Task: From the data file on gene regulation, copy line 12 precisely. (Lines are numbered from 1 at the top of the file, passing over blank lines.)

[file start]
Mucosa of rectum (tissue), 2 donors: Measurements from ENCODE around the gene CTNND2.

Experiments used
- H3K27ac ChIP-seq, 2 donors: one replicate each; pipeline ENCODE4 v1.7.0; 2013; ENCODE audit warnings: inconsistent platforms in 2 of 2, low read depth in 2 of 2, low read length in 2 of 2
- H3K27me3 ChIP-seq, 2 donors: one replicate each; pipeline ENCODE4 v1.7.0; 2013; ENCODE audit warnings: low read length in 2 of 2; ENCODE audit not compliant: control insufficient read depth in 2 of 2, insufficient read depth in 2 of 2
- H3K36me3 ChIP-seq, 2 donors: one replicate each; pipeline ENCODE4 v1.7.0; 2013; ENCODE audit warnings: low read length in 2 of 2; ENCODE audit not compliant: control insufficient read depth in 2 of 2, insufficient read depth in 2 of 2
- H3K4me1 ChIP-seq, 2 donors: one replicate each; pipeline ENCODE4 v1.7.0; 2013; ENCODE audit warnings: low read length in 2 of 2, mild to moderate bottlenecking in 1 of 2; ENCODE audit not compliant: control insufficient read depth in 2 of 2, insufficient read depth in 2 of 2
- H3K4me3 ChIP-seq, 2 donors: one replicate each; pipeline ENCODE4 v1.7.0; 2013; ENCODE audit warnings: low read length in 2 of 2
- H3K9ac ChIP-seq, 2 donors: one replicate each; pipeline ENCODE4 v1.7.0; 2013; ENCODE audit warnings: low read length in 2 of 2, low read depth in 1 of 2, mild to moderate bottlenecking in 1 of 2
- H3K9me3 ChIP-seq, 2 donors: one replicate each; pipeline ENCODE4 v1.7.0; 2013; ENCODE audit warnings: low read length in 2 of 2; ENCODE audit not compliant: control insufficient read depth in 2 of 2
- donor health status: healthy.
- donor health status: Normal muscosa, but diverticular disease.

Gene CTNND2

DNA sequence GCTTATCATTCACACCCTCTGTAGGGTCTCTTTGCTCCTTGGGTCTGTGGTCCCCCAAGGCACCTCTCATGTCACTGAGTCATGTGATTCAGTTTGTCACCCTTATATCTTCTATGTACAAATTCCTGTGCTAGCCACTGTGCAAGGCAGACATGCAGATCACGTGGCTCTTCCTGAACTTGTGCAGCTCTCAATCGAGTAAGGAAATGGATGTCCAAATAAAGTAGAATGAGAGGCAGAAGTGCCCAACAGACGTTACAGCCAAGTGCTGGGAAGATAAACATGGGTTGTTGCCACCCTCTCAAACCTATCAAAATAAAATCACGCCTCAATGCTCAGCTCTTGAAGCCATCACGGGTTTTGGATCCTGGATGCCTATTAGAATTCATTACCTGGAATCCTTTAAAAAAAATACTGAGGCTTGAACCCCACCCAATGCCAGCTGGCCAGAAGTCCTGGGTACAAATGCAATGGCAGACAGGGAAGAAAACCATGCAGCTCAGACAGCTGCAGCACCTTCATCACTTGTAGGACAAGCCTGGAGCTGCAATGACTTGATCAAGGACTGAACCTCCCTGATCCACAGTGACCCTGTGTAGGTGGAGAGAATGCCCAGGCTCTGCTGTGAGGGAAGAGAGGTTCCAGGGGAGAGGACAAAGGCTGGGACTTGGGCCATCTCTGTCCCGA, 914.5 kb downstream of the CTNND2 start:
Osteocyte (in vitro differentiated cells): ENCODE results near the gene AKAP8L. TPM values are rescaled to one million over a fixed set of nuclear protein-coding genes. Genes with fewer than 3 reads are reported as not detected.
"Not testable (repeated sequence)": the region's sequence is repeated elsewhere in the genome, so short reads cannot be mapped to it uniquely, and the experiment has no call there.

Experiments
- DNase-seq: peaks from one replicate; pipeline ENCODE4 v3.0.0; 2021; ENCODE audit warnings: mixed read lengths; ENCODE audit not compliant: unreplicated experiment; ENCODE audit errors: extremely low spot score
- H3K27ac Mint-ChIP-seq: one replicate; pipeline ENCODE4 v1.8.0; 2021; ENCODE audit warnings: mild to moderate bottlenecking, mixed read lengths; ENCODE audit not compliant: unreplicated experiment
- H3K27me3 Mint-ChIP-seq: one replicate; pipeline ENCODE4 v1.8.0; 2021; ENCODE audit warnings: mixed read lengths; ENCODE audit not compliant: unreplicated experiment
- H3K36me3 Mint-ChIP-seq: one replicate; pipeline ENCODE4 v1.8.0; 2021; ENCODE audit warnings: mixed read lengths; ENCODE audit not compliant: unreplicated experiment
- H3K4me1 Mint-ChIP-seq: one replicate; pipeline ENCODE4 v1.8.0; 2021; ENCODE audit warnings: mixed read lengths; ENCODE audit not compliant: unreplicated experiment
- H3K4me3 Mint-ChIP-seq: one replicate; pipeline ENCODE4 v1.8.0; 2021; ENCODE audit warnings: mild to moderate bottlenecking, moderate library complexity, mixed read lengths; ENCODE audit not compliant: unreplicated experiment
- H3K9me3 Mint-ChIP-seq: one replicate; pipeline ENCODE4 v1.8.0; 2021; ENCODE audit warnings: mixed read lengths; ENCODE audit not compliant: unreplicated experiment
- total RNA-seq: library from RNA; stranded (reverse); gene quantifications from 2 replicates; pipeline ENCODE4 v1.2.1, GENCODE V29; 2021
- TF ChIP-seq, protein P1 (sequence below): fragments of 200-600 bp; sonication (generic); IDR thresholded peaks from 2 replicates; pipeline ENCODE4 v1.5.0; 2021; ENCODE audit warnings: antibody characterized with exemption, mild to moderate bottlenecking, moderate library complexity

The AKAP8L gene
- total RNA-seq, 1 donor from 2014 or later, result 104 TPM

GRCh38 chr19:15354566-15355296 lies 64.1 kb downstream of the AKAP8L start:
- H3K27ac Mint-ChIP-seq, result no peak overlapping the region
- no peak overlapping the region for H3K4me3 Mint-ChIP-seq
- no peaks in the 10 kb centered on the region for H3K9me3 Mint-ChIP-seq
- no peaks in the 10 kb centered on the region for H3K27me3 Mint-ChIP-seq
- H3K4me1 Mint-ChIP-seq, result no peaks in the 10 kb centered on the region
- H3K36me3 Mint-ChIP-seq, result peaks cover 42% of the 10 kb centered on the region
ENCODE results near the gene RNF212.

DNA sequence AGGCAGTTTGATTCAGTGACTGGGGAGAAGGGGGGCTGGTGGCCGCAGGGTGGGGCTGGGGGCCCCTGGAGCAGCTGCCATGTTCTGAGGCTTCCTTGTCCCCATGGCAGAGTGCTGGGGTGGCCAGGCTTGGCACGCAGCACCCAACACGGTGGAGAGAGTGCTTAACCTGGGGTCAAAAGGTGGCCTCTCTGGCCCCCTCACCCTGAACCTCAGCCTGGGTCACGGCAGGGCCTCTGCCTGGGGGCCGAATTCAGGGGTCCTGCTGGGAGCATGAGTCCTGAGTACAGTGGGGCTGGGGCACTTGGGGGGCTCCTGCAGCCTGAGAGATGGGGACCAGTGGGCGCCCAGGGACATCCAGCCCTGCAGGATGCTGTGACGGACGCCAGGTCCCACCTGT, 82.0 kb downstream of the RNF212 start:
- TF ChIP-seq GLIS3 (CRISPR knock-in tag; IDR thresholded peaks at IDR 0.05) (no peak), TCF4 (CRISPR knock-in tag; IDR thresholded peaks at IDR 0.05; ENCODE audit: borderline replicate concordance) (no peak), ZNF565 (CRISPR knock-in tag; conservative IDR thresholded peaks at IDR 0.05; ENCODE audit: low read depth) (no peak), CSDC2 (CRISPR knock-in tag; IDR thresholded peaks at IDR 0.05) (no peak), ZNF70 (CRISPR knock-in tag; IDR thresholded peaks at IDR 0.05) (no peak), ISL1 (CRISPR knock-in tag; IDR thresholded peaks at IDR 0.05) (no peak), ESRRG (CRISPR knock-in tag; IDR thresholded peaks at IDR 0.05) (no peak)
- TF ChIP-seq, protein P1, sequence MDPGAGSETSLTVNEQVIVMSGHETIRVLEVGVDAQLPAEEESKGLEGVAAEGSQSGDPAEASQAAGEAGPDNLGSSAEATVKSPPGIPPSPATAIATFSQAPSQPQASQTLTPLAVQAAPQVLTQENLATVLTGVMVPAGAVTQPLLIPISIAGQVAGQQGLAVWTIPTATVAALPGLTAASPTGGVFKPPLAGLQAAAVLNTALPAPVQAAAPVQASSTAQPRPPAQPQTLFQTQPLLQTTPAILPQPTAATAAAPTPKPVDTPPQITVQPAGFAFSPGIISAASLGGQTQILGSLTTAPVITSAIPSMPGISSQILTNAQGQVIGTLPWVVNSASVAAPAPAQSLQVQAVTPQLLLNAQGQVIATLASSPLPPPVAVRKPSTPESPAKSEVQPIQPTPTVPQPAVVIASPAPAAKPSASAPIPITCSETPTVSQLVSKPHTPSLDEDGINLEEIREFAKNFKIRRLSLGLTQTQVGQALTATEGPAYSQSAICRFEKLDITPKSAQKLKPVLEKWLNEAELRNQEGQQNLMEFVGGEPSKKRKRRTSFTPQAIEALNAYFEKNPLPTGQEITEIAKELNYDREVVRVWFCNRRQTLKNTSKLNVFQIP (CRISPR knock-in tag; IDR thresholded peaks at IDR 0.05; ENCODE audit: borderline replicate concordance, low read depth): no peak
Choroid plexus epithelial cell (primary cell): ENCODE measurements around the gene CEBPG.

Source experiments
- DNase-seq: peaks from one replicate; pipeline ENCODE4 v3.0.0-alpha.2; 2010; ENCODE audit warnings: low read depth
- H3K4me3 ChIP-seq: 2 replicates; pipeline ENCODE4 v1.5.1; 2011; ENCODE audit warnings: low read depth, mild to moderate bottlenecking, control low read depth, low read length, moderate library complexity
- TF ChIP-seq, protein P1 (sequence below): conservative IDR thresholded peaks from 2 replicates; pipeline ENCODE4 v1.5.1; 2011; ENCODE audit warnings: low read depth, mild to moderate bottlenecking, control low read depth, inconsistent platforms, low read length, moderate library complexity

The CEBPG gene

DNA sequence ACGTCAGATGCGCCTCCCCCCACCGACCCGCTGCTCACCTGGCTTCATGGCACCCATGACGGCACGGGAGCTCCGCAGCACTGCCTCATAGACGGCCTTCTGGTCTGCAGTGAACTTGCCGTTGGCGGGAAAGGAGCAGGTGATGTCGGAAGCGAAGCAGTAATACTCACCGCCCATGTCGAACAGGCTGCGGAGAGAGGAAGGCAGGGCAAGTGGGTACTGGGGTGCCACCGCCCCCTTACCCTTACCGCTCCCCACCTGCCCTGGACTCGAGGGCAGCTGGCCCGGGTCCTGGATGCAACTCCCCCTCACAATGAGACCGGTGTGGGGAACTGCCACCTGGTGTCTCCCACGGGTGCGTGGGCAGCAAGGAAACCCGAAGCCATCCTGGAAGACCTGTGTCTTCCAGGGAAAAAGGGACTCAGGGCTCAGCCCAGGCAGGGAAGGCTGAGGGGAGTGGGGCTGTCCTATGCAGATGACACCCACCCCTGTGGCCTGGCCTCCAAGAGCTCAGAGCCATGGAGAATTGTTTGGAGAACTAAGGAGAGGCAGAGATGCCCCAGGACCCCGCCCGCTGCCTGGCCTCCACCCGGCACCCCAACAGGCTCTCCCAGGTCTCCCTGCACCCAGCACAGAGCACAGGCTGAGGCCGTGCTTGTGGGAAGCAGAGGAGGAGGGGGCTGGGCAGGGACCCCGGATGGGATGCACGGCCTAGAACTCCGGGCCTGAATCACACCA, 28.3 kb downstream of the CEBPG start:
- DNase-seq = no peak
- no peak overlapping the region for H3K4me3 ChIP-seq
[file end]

Gene CTNND2